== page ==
Afrodescendants, Identity, and the Struggle for Development in the Americas
Publication Year: 2012
Indigenous people and African descendants in Latin America and the Caribbean have long been affected by a social hierarchy established by elites, through which some groups were racialized and others were normalized. Far from being “racial paradises” populated by an amalgamated “cosmic race” of mulattos and mestizos, Latin America and the Caribbean have long been sites of shifting exploitative strategies and ideologies, ranging from scientific racism and eugenics to the more sophisticated official denial of racism and ethnic difference. This book, among the first to focus on African descendants in the region, brings together diverse reflections from scholars, activists, and funding agency representatives working to end racism and promote human rights in the Americas. By focusing on the ways racism inhibits agency among African descendants and the ways African-descendant groups position themselves in order to overcome obstacles, this interdisciplinary book provides a multi-faceted analysis of one of the gravest contemporary problems in the Americas.
Published by: Michigan State University Press
Title Page, Copyright
Prologue - Bernd Reiter
From April 28 to April 30, 2010, the Institute for the Study of Latin America and the Caribbean (ISLAC) of the University of South Florida hosted an international conference entitled “Reexamining the Black Atlantic: Afro-Descendants Still at the Bottom?” The question was rhetorical, but the aim of asking it was not. As the organizer of the...
Development remains an elusive ideal. There is no agreement as to what development truly means and how generalizable some of its claims are. The most insightful approach on development comes from Amartya Sen (1999), who argues that development cannot be reduced to economic growth, because...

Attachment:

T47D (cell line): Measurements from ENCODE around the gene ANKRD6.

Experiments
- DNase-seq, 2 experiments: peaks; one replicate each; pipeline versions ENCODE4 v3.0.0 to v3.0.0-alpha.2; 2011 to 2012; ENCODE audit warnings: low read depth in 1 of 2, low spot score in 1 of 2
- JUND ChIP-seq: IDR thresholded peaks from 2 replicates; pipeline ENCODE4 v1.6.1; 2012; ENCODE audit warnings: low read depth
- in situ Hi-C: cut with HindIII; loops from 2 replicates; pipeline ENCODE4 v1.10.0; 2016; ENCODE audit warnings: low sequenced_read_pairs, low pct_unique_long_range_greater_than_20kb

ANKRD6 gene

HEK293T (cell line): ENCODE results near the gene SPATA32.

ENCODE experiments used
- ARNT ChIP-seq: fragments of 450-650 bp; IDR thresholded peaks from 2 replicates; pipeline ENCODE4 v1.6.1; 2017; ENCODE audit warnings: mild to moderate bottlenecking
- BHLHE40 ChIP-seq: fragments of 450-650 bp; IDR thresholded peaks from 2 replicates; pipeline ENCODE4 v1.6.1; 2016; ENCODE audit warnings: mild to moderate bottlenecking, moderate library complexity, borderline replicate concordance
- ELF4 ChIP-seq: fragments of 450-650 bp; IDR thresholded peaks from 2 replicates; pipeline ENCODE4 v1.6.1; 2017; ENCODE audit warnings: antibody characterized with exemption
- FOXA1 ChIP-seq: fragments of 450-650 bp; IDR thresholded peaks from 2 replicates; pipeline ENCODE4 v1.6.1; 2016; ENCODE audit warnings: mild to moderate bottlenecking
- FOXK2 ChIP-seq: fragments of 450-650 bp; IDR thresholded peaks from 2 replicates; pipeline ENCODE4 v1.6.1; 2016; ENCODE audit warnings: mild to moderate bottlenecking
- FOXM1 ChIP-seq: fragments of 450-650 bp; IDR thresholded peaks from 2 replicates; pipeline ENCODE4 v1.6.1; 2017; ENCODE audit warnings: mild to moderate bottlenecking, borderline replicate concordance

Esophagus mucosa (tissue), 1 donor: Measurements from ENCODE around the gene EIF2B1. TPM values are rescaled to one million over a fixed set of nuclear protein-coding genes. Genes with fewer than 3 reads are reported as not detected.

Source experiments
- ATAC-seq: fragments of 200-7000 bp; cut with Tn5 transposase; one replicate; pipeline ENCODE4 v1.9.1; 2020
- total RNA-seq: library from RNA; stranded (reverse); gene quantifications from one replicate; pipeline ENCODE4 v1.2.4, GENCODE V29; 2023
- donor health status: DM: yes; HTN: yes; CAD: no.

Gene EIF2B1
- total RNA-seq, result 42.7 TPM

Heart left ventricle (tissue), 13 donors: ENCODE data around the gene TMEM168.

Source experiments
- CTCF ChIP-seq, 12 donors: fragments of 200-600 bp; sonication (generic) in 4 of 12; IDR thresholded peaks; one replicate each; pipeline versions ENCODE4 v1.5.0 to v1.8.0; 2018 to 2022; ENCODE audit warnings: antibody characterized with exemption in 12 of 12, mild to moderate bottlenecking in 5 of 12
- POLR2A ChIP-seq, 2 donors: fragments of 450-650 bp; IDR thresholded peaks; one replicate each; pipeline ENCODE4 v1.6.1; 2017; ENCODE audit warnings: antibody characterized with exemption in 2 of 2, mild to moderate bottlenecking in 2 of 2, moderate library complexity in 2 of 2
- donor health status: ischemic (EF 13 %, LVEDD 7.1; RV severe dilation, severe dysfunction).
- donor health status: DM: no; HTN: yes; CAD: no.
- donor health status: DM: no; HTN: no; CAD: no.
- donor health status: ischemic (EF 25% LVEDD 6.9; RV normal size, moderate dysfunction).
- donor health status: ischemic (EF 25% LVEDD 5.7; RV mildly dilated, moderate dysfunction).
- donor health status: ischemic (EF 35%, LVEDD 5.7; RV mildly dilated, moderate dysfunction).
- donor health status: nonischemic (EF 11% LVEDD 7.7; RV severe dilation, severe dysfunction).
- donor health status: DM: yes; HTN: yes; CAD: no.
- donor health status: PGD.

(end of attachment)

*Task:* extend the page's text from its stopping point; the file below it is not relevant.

Part 1: The Black Atlantic Reexamined
Building Black Diaspora Networks and Meshworks for Knowledge, Justice, Peace, and Human Rights
If intellectuals, especially those based within academic settings, attempt to align their scholarship with the dismantling of racism in its multiple modalities and entanglements with other inequalities, then it is imperative that they collaborate in building alliances. Grassroots...
Pan-Afro-Latin African Americanism Revisited: Legacies and Lessons for Transnational Alliances in the New Millennium
Any survey of the literature on pan-Africanism reveals that works on Afro-Latin Americans are conspicuously absent. For much of the twentieth century, Afro-Latin Americans remained politically and culturally marginalized within their nation-states, and thus absent from international...
Part 2: Double-Consciousness and Black Identity - Globalized
Haitians in the Dominican Republic: Race, Politics, and Neoliberalism
Up until the earthquake in Haiti in January 2010, there had been a systematic pattern of human-rights violations towards poor Haitians in the Dominican Republic, which has had an enormously stigmatizing impact on the estimated one million Haitians...
Navigating the Racial Terrain: Blackness and Mixedness in the United States and the Dominican Republic
In 1999, Anthony, an African American student studying in the Dominican Republic, was detained at the border overnight when he and some Haitian friends decided to visit Haiti for the weekend. Having accepted the invitation to visit his friends’ families across the border from Dajabón, about two hours from Santiago where he was studying, Anthony...
Negotiating Blackness within the Multicultural State in Latin America: Creole Politics and Identity in Nicaragua